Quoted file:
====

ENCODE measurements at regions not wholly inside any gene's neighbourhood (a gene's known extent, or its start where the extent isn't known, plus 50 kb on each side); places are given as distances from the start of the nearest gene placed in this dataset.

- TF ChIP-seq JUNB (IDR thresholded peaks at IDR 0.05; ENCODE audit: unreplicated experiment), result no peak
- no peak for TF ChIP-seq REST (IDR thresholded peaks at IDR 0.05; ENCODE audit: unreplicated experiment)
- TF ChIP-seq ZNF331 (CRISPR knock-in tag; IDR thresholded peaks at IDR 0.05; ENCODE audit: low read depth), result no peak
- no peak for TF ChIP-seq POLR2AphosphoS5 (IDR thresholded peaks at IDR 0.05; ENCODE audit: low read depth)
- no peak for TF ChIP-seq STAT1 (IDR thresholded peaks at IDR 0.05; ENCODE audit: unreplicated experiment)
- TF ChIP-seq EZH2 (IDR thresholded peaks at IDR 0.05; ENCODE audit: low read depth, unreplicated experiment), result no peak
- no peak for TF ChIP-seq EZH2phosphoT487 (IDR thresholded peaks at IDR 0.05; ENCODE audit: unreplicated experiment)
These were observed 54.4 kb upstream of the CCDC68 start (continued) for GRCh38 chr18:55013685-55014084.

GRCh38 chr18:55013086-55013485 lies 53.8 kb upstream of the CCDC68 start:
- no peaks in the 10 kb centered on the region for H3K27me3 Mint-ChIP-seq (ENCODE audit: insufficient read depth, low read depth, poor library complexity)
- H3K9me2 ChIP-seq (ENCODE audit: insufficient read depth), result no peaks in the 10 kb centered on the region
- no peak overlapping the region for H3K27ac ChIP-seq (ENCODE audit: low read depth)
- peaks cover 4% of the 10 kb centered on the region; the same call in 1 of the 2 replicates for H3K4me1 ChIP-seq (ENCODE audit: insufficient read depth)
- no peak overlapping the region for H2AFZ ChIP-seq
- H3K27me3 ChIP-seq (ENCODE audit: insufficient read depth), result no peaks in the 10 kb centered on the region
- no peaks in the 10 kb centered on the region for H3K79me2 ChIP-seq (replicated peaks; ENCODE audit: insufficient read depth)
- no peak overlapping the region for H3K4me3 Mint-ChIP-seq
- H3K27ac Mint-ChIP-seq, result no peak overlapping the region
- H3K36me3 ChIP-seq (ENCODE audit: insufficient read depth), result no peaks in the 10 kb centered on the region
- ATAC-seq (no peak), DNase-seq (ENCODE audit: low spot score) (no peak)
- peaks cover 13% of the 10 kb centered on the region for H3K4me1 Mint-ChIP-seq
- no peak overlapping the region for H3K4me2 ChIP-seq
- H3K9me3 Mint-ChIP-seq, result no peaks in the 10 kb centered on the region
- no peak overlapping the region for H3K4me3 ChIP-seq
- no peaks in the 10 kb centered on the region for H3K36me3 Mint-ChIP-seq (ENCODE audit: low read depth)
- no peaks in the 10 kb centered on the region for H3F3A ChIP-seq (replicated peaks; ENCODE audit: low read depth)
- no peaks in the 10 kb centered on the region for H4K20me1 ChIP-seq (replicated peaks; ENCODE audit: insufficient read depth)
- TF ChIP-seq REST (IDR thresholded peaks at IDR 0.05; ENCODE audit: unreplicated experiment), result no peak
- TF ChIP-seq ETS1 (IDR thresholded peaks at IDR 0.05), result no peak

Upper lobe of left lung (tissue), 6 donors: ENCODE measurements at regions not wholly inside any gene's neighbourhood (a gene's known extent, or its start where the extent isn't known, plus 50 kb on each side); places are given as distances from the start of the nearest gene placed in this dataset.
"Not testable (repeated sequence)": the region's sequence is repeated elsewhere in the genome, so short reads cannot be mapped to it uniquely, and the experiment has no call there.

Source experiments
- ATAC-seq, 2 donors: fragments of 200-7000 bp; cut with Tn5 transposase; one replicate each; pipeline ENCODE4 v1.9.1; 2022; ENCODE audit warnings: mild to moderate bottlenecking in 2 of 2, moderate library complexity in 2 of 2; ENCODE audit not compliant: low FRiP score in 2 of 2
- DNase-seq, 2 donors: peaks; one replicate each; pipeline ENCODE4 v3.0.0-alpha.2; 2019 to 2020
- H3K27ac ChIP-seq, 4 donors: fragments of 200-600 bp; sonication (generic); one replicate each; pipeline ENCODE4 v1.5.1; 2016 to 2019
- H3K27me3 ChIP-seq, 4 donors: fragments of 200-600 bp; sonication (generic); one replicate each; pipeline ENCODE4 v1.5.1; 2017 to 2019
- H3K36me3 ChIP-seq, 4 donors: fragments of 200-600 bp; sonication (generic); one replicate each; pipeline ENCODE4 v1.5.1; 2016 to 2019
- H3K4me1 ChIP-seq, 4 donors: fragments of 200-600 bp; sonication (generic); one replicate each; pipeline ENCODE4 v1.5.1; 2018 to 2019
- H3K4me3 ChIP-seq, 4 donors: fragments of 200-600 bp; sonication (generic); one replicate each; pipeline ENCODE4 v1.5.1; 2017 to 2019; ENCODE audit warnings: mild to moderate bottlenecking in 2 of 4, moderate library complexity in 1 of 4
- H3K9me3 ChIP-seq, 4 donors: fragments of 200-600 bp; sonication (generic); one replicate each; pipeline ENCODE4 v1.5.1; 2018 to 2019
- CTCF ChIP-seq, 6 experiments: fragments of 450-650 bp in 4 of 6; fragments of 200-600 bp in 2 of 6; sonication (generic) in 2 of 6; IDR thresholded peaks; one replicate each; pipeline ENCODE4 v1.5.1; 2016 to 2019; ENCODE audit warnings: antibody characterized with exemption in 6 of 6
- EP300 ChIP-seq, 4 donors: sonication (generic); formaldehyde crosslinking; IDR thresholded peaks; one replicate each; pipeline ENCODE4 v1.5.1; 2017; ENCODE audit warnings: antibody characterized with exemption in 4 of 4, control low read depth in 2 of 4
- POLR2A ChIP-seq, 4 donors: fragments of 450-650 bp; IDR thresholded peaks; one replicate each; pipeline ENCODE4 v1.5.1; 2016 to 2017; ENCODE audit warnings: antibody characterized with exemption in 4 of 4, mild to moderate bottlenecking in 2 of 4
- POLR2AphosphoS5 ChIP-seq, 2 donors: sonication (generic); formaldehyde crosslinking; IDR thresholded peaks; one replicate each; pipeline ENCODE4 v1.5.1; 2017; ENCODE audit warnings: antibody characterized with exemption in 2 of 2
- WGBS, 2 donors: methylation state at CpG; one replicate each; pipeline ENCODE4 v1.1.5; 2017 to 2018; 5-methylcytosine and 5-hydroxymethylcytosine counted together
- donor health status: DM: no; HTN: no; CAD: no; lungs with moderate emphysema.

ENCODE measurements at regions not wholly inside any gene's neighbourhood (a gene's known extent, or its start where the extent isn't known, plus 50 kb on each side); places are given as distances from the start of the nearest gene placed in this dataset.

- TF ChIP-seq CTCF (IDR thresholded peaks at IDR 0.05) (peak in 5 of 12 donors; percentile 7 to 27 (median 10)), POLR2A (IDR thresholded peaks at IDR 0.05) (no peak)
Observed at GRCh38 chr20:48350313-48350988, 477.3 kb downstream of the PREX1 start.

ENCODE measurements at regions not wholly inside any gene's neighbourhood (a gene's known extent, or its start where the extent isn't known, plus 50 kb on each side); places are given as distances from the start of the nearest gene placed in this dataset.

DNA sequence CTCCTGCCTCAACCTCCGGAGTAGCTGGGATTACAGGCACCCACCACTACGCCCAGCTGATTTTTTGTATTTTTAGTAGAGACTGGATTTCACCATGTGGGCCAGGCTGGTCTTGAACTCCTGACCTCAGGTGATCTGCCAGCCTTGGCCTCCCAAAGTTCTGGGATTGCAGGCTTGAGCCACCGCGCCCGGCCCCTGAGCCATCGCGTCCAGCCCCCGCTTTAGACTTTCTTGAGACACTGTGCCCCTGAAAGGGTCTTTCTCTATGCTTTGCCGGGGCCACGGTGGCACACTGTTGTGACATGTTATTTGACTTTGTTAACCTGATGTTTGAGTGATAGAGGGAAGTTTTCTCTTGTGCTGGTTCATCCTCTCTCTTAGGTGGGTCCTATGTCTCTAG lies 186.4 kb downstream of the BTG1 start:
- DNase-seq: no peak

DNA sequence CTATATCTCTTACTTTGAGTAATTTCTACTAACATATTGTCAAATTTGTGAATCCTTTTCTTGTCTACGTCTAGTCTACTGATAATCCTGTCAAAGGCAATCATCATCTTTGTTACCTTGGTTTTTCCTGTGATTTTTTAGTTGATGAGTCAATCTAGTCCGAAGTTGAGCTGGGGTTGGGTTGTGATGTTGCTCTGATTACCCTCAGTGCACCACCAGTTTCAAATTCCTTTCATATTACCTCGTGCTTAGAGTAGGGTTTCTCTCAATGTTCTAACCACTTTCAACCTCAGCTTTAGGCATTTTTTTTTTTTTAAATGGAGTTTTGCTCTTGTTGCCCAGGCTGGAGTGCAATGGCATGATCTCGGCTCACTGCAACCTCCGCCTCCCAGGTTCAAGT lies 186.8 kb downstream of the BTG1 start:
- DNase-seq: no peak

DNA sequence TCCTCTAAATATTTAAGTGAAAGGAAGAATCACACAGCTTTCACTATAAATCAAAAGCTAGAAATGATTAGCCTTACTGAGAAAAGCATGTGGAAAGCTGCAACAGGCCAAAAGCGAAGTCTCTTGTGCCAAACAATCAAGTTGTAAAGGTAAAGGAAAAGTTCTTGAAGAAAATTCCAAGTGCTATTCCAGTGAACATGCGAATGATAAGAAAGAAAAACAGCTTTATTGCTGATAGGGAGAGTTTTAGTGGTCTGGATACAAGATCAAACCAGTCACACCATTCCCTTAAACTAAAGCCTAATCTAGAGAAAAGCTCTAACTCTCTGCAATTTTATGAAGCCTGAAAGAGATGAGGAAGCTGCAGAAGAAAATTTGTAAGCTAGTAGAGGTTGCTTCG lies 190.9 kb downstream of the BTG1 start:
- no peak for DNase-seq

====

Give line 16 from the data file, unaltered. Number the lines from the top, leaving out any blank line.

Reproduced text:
- H3K27me3 ChIP-seq (ENCODE audit: insufficient read depth), result no peaks in the 10 kb centered on the region